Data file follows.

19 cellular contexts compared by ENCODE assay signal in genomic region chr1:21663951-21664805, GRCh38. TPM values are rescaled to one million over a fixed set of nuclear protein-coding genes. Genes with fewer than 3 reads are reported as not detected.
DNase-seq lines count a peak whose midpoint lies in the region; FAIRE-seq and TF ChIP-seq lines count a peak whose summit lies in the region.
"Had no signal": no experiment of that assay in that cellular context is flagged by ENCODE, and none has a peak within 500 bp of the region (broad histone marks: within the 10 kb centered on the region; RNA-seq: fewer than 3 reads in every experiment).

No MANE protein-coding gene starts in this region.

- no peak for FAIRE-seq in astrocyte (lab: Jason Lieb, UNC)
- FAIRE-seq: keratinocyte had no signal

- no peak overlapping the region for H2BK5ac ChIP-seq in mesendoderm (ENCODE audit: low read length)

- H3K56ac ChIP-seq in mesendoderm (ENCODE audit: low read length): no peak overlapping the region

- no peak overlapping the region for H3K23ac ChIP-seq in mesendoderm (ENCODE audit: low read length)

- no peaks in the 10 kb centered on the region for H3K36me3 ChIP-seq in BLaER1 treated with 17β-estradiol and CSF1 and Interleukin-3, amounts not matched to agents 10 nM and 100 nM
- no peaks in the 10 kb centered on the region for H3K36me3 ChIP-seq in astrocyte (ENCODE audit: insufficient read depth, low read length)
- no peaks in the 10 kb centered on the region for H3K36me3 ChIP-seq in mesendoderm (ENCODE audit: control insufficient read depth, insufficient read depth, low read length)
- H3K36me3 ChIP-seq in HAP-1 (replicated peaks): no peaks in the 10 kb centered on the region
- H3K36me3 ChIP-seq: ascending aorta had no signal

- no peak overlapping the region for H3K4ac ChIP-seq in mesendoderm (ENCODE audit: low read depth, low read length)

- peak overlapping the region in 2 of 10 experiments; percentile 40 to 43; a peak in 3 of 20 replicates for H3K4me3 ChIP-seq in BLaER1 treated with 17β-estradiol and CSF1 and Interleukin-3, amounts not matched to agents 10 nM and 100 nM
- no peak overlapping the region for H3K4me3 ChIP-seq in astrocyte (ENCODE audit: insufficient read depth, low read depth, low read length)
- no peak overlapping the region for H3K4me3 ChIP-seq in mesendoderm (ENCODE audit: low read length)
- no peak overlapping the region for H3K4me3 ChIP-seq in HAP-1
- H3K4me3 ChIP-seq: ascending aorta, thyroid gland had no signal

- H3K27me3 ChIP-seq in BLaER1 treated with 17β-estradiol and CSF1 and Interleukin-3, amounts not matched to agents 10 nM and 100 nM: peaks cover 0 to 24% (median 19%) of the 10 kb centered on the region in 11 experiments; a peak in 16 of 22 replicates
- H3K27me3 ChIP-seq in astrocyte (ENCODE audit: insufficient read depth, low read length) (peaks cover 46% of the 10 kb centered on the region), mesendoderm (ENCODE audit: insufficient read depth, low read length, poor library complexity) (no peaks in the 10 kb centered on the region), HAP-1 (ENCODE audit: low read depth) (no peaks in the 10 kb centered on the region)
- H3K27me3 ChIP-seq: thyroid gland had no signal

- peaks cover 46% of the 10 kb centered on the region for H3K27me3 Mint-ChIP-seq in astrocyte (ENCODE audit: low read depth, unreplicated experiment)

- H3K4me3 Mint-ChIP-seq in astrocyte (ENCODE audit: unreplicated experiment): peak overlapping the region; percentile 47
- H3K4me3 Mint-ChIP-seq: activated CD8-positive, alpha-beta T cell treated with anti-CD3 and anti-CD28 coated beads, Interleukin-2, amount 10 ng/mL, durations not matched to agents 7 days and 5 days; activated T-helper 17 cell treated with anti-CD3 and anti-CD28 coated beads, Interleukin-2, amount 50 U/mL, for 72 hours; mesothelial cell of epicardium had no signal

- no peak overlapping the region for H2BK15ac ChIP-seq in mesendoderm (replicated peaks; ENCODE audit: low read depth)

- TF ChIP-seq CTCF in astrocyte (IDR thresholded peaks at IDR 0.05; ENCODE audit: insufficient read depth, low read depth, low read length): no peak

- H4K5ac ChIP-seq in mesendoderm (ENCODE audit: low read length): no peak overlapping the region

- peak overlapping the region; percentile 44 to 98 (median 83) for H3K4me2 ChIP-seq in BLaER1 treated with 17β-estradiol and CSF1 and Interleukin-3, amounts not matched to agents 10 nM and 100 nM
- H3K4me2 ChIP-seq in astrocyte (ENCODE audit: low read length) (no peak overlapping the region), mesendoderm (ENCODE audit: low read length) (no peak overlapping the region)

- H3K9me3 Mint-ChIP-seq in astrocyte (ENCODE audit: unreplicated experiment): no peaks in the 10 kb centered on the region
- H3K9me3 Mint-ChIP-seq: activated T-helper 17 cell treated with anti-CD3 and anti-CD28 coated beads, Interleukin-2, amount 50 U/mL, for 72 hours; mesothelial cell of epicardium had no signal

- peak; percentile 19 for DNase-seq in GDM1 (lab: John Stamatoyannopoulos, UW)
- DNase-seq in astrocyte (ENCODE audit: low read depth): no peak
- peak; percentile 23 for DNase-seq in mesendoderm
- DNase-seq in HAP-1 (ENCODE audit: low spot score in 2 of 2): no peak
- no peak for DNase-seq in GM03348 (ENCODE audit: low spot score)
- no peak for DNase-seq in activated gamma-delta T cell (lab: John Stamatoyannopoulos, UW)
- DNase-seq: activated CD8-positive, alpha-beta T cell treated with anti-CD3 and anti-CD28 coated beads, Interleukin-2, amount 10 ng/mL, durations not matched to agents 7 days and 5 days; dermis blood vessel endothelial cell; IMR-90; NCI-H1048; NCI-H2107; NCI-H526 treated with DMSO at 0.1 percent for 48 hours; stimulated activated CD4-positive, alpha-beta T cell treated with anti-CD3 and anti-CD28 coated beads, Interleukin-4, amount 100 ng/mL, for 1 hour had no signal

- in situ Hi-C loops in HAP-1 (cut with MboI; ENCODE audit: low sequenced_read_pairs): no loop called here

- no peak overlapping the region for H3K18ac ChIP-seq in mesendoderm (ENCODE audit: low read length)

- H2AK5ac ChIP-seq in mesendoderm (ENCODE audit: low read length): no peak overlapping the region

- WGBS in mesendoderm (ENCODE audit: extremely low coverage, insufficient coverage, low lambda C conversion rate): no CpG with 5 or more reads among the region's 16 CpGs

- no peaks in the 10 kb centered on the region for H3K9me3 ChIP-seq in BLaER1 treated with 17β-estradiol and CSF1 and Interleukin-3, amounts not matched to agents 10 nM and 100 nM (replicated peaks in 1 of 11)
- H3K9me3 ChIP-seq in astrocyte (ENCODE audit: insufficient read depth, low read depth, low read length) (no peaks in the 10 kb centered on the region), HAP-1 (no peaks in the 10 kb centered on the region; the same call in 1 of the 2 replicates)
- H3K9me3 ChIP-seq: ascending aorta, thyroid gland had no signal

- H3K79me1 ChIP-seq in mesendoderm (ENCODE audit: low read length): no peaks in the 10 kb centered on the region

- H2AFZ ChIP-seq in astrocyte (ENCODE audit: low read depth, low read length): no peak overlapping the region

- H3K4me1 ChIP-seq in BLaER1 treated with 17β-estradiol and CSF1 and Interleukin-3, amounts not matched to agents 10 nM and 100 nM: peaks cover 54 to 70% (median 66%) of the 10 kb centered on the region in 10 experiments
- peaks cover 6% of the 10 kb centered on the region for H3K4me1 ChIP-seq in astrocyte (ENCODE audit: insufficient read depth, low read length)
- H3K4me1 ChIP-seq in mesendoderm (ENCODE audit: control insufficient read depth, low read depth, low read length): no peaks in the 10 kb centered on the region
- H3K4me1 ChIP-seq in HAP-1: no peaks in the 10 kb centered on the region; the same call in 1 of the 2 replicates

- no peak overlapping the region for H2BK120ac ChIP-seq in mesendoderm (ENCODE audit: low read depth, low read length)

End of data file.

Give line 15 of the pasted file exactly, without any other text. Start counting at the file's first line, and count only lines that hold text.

- no peak overlapping the region for H3K4ac ChIP-seq in mesendoderm (ENCODE audit: low read depth, low read length)